I have but one simple rule to live by: Only do what you want to do. In other words, do you.
For example, I’m a bro. I will never be in the elite levels of strength or be super agile or sport a rocking 40 yard time. But I will be muscular — dare I say jacked – until they pry the protein powder from my cold, callused hands. Cause that’s who I am. And I only do me.
I don’t mean that you should ditch your responsibilities — just don’t forget that your first responsibility is to you. The real you. So dress how you want to dress, say what you want to say, and do what you want to do.
But that takes strength. Society, your co-workers, even your family will pressure you in not-so-subtle ways to turn your back on the real you. “Time to grow up,” they might say. Trade in your hobbies and passions for a mini-van and khakis.
It doesn’t have to be that way. As long as you maintain the big picture balance, you have every right to “do you.” Hell, it’s your responsibility.
What if you’re a gifted artist or musician or poet or songwriter, or even a coach or athlete? Your gifts makes the world a better place. You owe the world your best “you.” You owe me! Find the strength to do it, the strength to do you.
Humility is lowering oneself in relation to others; or having a clear perspective, and therefore respect, for one’s place in context. And it’s built upon a foundation of strength.
The first half of that definition, lowering yourself relative to others, is scarce today. Everybody wants to be known as the best at whatever they’re doing, whether it’s coaching or writing or taking endless pictures of their fabulous behinds on Instagram.
Part of it is branding of course, and trying to “rise above the noise.” And I’m no saint; I do it as well — see my douchebag abs selfie above.
But much of it is because there’s never been a moment in human history where we have so many young, healthy, smart people capable of so much excellence that pursue things of no value to society.
Fans of Chuck Palahniuk’s book Fight Club would say it’s because our generation has had had no great depression and no great war. There’s been nothing to ground us in the real world, so instead we focus our attention on the media and entertainment, and the mirror.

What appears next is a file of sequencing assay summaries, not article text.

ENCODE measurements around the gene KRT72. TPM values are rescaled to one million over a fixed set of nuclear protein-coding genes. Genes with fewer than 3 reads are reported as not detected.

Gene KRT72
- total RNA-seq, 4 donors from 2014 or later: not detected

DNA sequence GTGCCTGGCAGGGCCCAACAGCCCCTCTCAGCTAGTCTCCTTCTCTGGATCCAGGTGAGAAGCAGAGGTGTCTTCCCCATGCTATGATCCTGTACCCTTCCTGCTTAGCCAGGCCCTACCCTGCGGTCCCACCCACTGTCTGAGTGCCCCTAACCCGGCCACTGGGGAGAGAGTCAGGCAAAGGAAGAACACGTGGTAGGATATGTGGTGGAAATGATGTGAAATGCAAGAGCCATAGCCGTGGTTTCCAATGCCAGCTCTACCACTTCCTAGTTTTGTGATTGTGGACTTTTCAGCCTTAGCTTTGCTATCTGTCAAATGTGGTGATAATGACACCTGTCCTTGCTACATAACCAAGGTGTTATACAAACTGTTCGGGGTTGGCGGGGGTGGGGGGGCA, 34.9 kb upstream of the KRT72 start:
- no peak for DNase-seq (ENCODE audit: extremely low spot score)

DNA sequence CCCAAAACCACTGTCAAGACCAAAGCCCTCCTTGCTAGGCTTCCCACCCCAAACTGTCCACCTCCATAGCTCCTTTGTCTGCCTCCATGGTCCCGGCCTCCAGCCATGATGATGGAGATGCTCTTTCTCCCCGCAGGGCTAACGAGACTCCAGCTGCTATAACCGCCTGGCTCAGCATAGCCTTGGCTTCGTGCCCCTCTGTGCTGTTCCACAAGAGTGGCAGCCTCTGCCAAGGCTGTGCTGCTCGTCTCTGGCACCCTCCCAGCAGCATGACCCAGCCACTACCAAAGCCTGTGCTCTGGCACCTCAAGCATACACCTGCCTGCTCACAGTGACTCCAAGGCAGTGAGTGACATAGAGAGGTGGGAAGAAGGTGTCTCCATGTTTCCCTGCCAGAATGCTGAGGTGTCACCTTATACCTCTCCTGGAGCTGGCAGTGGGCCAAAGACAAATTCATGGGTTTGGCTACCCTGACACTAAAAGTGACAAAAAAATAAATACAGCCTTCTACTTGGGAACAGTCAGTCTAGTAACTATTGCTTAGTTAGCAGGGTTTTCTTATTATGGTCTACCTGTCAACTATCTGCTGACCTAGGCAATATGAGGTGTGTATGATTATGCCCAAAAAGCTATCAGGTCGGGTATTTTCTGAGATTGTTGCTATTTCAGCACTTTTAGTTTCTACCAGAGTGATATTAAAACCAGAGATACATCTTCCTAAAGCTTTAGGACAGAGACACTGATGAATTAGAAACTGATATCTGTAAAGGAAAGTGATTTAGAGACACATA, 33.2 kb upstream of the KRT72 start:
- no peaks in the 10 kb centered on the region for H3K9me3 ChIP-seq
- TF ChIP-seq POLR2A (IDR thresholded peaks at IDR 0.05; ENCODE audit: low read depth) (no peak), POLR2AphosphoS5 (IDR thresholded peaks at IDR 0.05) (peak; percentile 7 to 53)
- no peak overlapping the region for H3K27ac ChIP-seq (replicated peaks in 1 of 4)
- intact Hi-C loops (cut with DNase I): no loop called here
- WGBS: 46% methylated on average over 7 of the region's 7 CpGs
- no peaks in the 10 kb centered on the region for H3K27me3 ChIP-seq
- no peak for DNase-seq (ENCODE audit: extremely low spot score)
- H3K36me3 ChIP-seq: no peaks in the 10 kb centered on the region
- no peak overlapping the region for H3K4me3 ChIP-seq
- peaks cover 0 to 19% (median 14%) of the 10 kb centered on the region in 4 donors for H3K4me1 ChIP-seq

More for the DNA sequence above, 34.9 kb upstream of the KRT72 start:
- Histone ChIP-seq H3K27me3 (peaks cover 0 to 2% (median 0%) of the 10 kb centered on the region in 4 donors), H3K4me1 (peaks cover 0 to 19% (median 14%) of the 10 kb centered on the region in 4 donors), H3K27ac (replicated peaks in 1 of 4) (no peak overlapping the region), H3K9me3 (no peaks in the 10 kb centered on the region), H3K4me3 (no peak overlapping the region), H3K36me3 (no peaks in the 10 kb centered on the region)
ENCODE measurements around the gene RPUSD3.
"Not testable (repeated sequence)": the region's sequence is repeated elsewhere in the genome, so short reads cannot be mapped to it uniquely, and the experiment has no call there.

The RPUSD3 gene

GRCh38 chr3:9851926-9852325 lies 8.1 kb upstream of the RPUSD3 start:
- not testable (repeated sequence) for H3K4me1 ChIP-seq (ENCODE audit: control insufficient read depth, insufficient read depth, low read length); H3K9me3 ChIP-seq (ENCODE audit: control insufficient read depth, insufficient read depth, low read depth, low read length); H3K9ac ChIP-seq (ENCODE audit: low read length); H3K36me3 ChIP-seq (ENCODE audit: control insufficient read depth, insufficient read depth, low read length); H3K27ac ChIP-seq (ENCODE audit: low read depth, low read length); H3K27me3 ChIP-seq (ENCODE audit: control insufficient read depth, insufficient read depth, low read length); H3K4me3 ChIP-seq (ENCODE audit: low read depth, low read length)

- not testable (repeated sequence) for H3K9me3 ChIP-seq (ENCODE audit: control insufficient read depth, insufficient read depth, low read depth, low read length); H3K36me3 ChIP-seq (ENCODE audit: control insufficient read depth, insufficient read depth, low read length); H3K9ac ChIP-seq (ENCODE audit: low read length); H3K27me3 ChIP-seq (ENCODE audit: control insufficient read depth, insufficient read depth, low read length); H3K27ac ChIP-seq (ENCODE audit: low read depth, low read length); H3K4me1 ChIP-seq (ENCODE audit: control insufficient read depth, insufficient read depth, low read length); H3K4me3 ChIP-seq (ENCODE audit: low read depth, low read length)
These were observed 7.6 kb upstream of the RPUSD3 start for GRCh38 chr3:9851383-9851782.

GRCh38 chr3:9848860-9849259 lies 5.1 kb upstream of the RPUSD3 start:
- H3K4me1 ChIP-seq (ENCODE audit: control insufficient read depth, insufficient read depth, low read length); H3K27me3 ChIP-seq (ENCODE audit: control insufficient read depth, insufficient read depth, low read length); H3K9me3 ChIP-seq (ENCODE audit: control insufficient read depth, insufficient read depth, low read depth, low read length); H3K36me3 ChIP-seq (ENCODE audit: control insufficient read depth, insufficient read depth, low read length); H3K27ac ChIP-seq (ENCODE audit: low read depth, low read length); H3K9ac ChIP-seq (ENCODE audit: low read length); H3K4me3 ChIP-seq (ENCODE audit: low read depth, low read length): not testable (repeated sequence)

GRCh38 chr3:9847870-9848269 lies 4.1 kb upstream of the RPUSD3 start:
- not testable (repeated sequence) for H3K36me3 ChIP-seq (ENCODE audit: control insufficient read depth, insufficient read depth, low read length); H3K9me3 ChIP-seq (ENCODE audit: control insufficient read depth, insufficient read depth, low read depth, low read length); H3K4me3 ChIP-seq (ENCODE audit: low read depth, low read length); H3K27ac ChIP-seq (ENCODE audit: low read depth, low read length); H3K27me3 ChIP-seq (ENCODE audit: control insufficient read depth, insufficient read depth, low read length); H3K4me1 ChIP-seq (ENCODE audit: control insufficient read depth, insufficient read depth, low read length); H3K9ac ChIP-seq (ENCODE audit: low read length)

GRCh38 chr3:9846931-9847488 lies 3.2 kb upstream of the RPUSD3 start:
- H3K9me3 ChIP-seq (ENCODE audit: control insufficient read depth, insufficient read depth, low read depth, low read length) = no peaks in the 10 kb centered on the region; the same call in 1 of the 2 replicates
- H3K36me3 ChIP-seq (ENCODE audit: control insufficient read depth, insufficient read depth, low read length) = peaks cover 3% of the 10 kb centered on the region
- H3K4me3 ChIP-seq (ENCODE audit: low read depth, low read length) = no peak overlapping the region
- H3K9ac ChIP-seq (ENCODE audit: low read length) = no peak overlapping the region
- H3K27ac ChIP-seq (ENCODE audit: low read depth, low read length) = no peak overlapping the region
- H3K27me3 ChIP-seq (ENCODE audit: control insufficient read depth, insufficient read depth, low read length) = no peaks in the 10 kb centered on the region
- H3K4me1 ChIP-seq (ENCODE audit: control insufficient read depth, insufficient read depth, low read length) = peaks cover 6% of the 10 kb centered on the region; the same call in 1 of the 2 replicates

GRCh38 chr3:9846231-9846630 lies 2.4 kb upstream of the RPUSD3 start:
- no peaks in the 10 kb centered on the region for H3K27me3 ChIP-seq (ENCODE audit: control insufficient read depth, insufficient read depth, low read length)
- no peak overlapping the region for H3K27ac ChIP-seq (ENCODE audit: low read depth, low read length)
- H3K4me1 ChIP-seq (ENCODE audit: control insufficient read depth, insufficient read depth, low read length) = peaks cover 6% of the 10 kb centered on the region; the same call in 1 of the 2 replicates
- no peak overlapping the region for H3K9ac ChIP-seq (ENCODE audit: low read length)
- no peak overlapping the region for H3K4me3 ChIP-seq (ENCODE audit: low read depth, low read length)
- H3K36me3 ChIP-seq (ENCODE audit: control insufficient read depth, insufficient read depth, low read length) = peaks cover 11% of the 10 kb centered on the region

But there are “wars” being fought all around us – we just don’t see them, at least not until they affect us directly. Which leads to the second part of humility — having a clear perspective for one’s place in context.
I’ve known all my life that kids can get cancer. I’ve given donations and even ran for the cure. But I didn’t fully understand cancer until my own wife was fighting it, in a cancer hospital where the children’s ward was the next wing over.
Seeing young, beautiful bald children playing in a crowded treatment room is hard. The first time it affected me for the rest of the day. I considered taking a different entrance, a less “disturbing” route. After all, I was going through my own hell – why take on more water?
But I didn’t change routes. Every visit I made a point of stopping by the children’s ward for a minute to check out whatever drawings the kids had put up on the visitor’s bulletin board or even just watch them tear about the play area, raising hell and being children.
My little drive-by certainly didn’t help anyone. What it did give me was a much needed dose of humility — no matter what my family was going through, someone else has it much, much worse. And that I should acknowledge it, get my head out of my own ass, and get some fucking humility.
It’s not easy though. Cause complaining about trivia, like failing to hit your macros, is easy. So is expressing “so much hate” towards the curls in the squat rack crowd or that last bit of stubborn body fat.
Admitting that your problems are bullshit and that many would do anything to be in your shoes? That takes humility.
That takes strength.
So how can you get stronger?
Squat, bench, and deadlift. Press overhead, if you can do it safely. Throw in rows, chin-ups, dips, and curls. Get strong in them all. I can help you if you wish. So can many others.
Next, laugh. Smile. Be happy. Be truthful. Be authentic. Be humble. Be helpful. Be grateful.
Now you’re well rounded. Now you’re strong.
Next blog is about sets and reps. I promise. But next year, around this time, expect a post like this one. Maybe even 42 deadlifts.